West Seattle scene
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Twelfth Night Productions Open The Miss Firecracker Contest April 9, 2010
Twelfth Night Productions (TNP) is proud to open its spring production, The Miss Firecracker Contest, by Beth Henley on Friday April 9 at the Youngstown Cultural Center in West Seattle.
The Daystar Retirement Village in West Seattle may not be searching for Bobby Fischer, but the home did make a big move with its new oversized chess set it just acquired.
“I have a dream that by the use of the chess game we can get the residents’ brains more active,” enthused Gail Sherman, activities director. “Even our residents who are the spectators are thinking actively as they’re watching. The Community School of West Seattle’s kindergarten to third graders are learning to play chess. They visit us the first and third Thursday of every month.”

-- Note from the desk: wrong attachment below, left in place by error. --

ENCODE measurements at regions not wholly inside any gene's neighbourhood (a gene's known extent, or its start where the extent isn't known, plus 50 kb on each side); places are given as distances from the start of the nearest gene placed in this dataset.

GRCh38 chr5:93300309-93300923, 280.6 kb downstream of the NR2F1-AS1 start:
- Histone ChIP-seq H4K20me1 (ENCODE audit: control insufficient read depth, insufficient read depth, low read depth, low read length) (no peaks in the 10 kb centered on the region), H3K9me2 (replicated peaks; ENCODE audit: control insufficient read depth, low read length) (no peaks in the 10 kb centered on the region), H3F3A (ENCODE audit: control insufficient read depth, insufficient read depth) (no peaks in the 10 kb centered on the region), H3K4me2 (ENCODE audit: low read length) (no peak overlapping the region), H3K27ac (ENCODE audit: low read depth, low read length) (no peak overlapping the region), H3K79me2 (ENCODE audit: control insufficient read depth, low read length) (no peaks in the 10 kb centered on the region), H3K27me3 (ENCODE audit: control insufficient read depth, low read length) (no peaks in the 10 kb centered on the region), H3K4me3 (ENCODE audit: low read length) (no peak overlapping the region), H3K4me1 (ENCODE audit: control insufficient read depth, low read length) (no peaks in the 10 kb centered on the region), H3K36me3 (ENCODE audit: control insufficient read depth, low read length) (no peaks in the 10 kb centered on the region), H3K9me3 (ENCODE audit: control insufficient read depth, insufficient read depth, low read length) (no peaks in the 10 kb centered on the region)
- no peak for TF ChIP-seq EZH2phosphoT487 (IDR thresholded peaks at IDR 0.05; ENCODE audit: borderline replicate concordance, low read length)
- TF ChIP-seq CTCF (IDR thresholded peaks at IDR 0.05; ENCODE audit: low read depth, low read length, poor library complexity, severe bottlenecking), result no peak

The private school is at 9450 22nd Avenue SW. Sherman said they walk a few blocks to the home, at 2615 Southwest Barton Street.
“The students have been visiting for over three years, and engage residents with drawing and story-telling” Sherman said. They are little actors and actresses, and now this chessboard will be a way for the students to engage residents with a real thinking game.”
With its official flower—the daffodil—in full bloom, the West Seattle Art Club will celebrate its 100th year with a centennial tea next Sunday, April 11th, from 2-4 pm at the West Seattle Library. Thirty members strong since 1910—and limited by charter to that small number—the group continues a legacy of art education, support of the arts, and community activism.
The second oldest art club in the state owes its existence to the foresight of one Katherine B. Baker who, after moving from Chicago in 1909, felt that Seattle's cultural scene needed a bit of a boost. In April, 1910, she and several friends gathered in the Palm Avenue home of Mrs. J. Walter Hainsworth to create the West Seattle Art Club.
Spring Rummage Sale
Tibbetts United Methodist Church
3940 41st Ave S.W.
March 12, 9 a.m. - 4 p.m. and March 13, 9 a.m. - 3 p.m.